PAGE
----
Feminism and ableism also intersect prominently in the areas of weight loss and wellness culture. Women are constantly sold ableist lies:
“You’re always healthier if you’re skinnier.”
“You can achieve perfect health on your own.”
“You’re a better mother if you do things naturally.”
As we continue to unmask how beauty standards are both racist and sexist, we can also see how they are ableist. Not all bodies are skinny! Not all bodies move in the same way! Not all bodies work as we’re told they should!
Fat phobia (the fear of being at a larger weight or clothing size) is deeply ableist and hurts women of all sizes. Women who struggle with eating disorders have a more difficult time recovering, women who are larger feel pressure to slim down in order to be taken seriously, and women who find themselves at our culture’s “ideal size” face immense pressure to stay that way — when, as women, our bodies are not meant to “stay” any way. We cycle and flow on purpose.
As women, our bodies are not meant to “stay” any way. We cycle and flow on purpose.
The “Need” for Healing
It is also important to recognize that the media functions in ableist ways regarding physically and cognitively disabled persons. More often than not, cognitively disabled characters in movies and television function in stereotypical and harmful ways. We call them “tropes”: common, clichéd narrative devices. Some tropes of cognitively disabled persons include being childlike, being frequently confused, pining after a romantic partner who will never return their affections because of their disability, being untrustworthy and having to prove their worthiness, being the subject of miracles or the impetus behind the protagonist’s personal growth, and (most frequently) being killed or sacrificing themselves after proving their worth in order to elicit emotion from the audience.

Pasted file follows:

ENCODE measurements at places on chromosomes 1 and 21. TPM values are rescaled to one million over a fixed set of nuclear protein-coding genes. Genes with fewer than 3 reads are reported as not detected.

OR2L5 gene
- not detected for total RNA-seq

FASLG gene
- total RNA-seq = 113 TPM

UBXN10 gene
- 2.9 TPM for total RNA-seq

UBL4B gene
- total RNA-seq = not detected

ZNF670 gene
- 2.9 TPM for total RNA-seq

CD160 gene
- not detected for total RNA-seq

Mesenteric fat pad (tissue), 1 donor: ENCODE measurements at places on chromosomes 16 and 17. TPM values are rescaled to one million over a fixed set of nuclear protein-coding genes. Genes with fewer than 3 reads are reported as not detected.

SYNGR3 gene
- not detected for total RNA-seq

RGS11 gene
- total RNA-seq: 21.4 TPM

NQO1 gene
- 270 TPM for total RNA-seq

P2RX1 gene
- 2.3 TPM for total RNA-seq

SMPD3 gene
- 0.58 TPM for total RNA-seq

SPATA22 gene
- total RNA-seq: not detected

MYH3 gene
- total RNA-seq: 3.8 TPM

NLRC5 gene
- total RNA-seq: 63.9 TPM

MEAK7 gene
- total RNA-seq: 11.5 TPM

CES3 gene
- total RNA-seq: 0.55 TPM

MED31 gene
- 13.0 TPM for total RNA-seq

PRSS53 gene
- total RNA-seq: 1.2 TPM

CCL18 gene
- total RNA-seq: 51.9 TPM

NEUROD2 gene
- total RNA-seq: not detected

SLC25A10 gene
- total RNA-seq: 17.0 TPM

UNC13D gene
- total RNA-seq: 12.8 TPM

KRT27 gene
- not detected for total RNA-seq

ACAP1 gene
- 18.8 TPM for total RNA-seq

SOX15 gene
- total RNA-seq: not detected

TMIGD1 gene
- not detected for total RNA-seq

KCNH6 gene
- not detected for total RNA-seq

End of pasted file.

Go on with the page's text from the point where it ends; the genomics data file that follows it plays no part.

This is a reflection of “inspiration porn,” and it is deeply harmful, especially in media directed at children. Our kids need to know that people with disabilities are kind, trustworthy, and no one to be afraid of. We need to teach our loved ones that disabled people do not exist solely to inspire us and that disabled persons are just as worthy and capable of familial and romantic love as anyone else. We need to see disabled characters as heroes in their own right.
We also need to accept disabled persons regardless of whether or not their story includes healing of any kind. This acceptance can be difficult within church settings, where we often focus on healing narratives. Some priests might use stereotypes of healing in their homilies when expounding upon Gospel readings that feature Christ’s healing miracles, especially of the deaf and blind. We must be careful not to assume that all people experiencing disability desperately yearn for healing. Some do, but others don’t!
Disability and illness can be so challenging, both for the person experiencing it and for people who care for them. It can be painful, ostracizing, and confusing. But this should not mean that the end goal for all persons is perfect healing. It is neither realistic nor helpful to assume that a person’s existence should be oriented toward perfect healing, because there’s no such thing as perfect health in this life. Sickness, disability, and injury are a part of human life. Even if you are fortunate enough to have perfect health and live until a ripe old age, you will likely experience disabling conditions as a natural part of aging. What’s more, God is no less good and no less present in the life of a sick, injured, or disabled person if he or she never receives healing.